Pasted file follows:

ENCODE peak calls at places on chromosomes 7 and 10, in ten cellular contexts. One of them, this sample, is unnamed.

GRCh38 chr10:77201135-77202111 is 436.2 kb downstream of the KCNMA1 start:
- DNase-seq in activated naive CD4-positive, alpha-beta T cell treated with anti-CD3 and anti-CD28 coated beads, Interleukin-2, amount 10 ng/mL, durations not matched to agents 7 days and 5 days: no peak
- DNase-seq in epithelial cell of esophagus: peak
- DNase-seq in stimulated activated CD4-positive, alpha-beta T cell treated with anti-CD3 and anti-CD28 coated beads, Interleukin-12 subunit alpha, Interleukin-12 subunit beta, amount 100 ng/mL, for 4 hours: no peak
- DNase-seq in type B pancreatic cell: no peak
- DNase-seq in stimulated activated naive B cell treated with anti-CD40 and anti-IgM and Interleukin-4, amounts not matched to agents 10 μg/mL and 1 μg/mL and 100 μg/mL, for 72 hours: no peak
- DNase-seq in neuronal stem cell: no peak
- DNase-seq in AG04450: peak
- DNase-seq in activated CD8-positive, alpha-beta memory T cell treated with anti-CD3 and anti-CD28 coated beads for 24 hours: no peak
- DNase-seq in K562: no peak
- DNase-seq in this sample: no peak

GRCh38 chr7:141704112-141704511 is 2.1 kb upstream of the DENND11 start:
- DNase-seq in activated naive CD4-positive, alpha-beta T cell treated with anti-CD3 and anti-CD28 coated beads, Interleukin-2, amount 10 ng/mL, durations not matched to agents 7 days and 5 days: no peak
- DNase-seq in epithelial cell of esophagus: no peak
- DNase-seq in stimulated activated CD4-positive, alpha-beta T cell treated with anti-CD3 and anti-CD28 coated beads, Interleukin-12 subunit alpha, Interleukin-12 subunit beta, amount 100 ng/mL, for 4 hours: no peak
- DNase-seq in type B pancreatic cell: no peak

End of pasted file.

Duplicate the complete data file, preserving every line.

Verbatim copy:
ENCODE peak calls at places on chromosomes 7 and 10, in ten cellular contexts. One of them, this sample, is unnamed.

GRCh38 chr10:77201135-77202111 is 436.2 kb downstream of the KCNMA1 start:
- DNase-seq in activated naive CD4-positive, alpha-beta T cell treated with anti-CD3 and anti-CD28 coated beads, Interleukin-2, amount 10 ng/mL, durations not matched to agents 7 days and 5 days: no peak
- DNase-seq in epithelial cell of esophagus: peak
- DNase-seq in stimulated activated CD4-positive, alpha-beta T cell treated with anti-CD3 and anti-CD28 coated beads, Interleukin-12 subunit alpha, Interleukin-12 subunit beta, amount 100 ng/mL, for 4 hours: no peak
- DNase-seq in type B pancreatic cell: no peak
- DNase-seq in stimulated activated naive B cell treated with anti-CD40 and anti-IgM and Interleukin-4, amounts not matched to agents 10 μg/mL and 1 μg/mL and 100 μg/mL, for 72 hours: no peak
- DNase-seq in neuronal stem cell: no peak
- DNase-seq in AG04450: peak
- DNase-seq in activated CD8-positive, alpha-beta memory T cell treated with anti-CD3 and anti-CD28 coated beads for 24 hours: no peak
- DNase-seq in K562: no peak
- DNase-seq in this sample: no peak

GRCh38 chr7:141704112-141704511 is 2.1 kb upstream of the DENND11 start:
- DNase-seq in activated naive CD4-positive, alpha-beta T cell treated with anti-CD3 and anti-CD28 coated beads, Interleukin-2, amount 10 ng/mL, durations not matched to agents 7 days and 5 days: no peak
- DNase-seq in epithelial cell of esophagus: no peak
- DNase-seq in stimulated activated CD4-positive, alpha-beta T cell treated with anti-CD3 and anti-CD28 coated beads, Interleukin-12 subunit alpha, Interleukin-12 subunit beta, amount 100 ng/mL, for 4 hours: no peak
- DNase-seq in type B pancreatic cell: no peak